Science & Technology, Sports

Heading in the right direction: A look at concussions in major league sports.

For all that we humans know about the world around us (how high the sky goes, how deep the ocean is, how many twinkies the average person can fit into their mouth) we still don’t understand how we’re able to know these things. How does the brain work? Off the top of my head, I know that given lots of rest and nutrients that the brain can perform better. I also know that getting hit in the head continuously can cause long term damage to it.

A concussion is an injury to the brain caused by the brain cells stretching and bouncing around inside the skull. This is often the result of a hit to the head or the body. The physical damage caused by a concussion is not actually the worst part, though. During the rapid changes in position within the skull actually cause changes in the natural chemicals in and around the brain cells. These changes cause the brain to be more susceptible to damage until the concussion has fully healed. The common changes in chemical makeup also make the brain more sensitive to stress.

Concussions can cause both short and long term health problems. The most commonly associated symptoms include memory loss as well as nausea and vomiting. Many also feel confusion, as though they are in “a fog”. Technically every person is at risk of concussion every day. Missing a step on a staircase, slipping on the sidewalk, or a minor car accident could all lead to life changing injuries. The risk for concussion greatly increases during any type of physical activity and, as is to be expected, greatly increases during contact sports. The increased physicality of professional sports further increases the risk of concussion.

Professional sports leagues all have guidelines and protocols surrounding injuries and concussions, but the first priority of the league is to make money. More people are going to pay top dollar to see a team with an amazing player, even if he has been recently injured, than a nobody. In recent years this issue has come to the media forefront regular occasions. The list of ex-NHL enforcers who have died of causes related to chronic depression caused by frequent head trauma is far too long, and many players quickly find themselves back on the injured reserve list after returning too quickly from an injury. Players also typically see a drop-off in production when returning from concussions.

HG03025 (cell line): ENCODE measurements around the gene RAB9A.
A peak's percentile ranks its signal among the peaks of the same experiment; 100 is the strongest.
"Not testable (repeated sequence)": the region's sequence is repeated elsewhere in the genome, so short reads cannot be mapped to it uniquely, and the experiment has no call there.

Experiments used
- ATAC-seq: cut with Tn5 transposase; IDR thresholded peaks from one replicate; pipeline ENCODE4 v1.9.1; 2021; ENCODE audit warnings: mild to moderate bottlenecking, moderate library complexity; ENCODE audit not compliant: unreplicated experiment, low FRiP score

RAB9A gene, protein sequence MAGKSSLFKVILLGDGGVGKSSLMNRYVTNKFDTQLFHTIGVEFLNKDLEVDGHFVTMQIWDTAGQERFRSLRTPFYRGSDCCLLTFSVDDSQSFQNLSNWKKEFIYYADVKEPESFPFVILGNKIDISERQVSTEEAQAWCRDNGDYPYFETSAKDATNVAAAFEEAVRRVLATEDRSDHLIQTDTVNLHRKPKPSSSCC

On New Year’s Day 2011 while playing in the NHL Winter Classic, All-Star Sidney Crosby left the game with a head injury. No blood on the ice, no cracks in any x-rays, and no way to know how serious it might be. Crosby however didn’t take much time off, and ended up taking another big hit four days later. It wasn’t until flying to Montreal that his symptoms began to pile up and he was officially diagnosed with a concussion. Three months later he returns to the ice in a practice setting, and stops days later when his symptoms return. Crosby did not return to regular games until the 2011-2012 season. He missed the first twenty games before returning (and quickly scoring two goals). Seven games later his symptoms returned, and although he was able to pass all league mandated concussion testing he decided to sit out and “listen to [his] body”. Sidney returned later in the season and led his team to the second round of the playoffs.